Part of it too is the guitar. I’m using the guitar, and the guitar has a bunch of different little rituals and mannerisms that are built into when you’re a guitar player that are really fun and fascinating that I’m just learning how to do, so that’s another piece of it, too. I’m trying my best to just be available, do my thing and let things happen if they’re meant to happen.
click to enlarge BRANDI MORRIS
  • Brandi Morris
You’ve said this final tour has allowed you to say goodbye to fans. With less than 10 shows remaining, what are you feeling?
Well, I’m amazed and I’m grateful. This is something I’ll always remember, and this tour is really special to me because it’s by myself. The other two I’ve gone out with Jonah [Ray] and it’s really just me and the way I wanted to do things. The other tours, it was really about Jonah kind of taking over, and the way he likes to play things, which, I love his style but it’s different than mine. The last two tours I really tried to defer to him on what he was most comfortable with, and then this one I didn’t have to do that, so it was a little bit more about the way I like doing things. That was kind of just a function of... (Laughs.) It’s my last tour so everybody’s letting me do it my way and have it my way, so that’s been really interesting and really satisfying, and, again, just so, so lucky to get to go out with this new cast. They’re like the fourth iteration of Mystery Science Theater performers, at least, and they’re really great. The audiences love them and I’m just so grateful to get to do it and hang out with them and get to know them. Most of them are half my age, so that’s also been really cool and really fun. I’m just very grateful. I’m really happy to get to do it, so that’s kind of the feeling.

Then with meeting people, I just think it’s a little bit about mortality. l think sometimes people look at me and they’ll arrest me when I was making this show 30 years ago, and I think it’s really important for them to see me. I’m kind of like a reflection of them in a way, so I think it’s really good for them to see me as a 60-year-old guy doing this, and it’s just about reality. It’s just about mortality and reality, and I think that’s always a great thing. It’s just like your real life friends, you know — they get old, you get old, and you accommodate and work with that. It’s the same thing with something like this, where i’m associated with it and I’m getting older and I don’t want to do it forever, and I’m acknowledging that to people.

It’s disruptive, I think, because when we’re fascinated with something on TV it gives us this feeling like nothing’s changed, right? We’re the same. Like I’m going through The Wire, and it’s really wild watching it in the context of 2020 rather than when it came out, because everything’s so dated. They don’t use their phones to figure out where they’re going to go — they look at a map. So there’s all those little barometers and little bellwethers that let you go, “Oh, yeah, time has gone by. As much as I love this show, I’m older than I was when I first watched it.”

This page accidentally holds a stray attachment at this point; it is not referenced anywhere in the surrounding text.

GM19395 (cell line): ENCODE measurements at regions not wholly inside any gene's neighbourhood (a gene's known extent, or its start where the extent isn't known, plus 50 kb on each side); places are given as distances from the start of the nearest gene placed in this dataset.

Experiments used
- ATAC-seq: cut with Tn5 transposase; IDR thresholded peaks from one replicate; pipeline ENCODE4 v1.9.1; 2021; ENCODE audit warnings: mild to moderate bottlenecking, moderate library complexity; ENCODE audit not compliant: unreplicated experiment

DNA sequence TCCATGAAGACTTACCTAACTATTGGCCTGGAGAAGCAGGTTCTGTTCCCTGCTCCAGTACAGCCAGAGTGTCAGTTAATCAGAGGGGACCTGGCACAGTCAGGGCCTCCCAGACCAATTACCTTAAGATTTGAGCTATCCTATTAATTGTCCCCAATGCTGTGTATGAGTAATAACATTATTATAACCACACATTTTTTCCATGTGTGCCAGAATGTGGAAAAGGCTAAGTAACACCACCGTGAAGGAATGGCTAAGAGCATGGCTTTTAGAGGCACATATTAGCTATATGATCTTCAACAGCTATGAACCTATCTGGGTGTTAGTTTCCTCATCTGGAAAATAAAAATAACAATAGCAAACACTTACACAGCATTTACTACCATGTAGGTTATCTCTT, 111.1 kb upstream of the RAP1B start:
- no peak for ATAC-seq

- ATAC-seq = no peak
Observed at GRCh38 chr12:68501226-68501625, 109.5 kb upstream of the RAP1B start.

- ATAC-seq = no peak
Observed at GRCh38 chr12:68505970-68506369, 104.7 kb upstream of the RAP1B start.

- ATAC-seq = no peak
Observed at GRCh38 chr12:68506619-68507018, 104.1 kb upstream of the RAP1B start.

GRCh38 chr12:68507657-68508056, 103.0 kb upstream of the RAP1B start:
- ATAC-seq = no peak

It’s funny you say that, because MST3K recently came up in conversation and someone said to me, “Well aren’t all the reference so dated?” And I thought, no! There's a timelessness to it that may contribute to that arrested feeling.
Yeah, it’s funny, we really stayed away from political stuff. That can really anchor it to a time, and we didn’t do that. We’ve just been really lucky with so much of the stuff. I have to say, there are very few things about this show that do feel dated, but I’m really grateful for that. It somehow maintains it, and I think that’s because the reality of what we’re joking about is already in the past, so that kind of helps already. It’s not like we’re saying this is right now — we’re kind of saying this is from the past already.

You've hinted that you want a continued life for Mystery Science Theater post-Netflix, but haven't announced anything yet. Is there anything you can say at this point, or any knowledge of when you might be able to let slip more details?
The way I’ve been saying it is I encourage people to go to and sign up for our email list, because I would say some really amazing things are gonna happen. So that’s where I think I should leave it with you.

$31.60-$324.50, 7:30 p.m. Monday, February 24, H-E-B Performance Hall, Tobin Center for the Performing Arts, 100 Auditorium Circle, (210) 223-8624,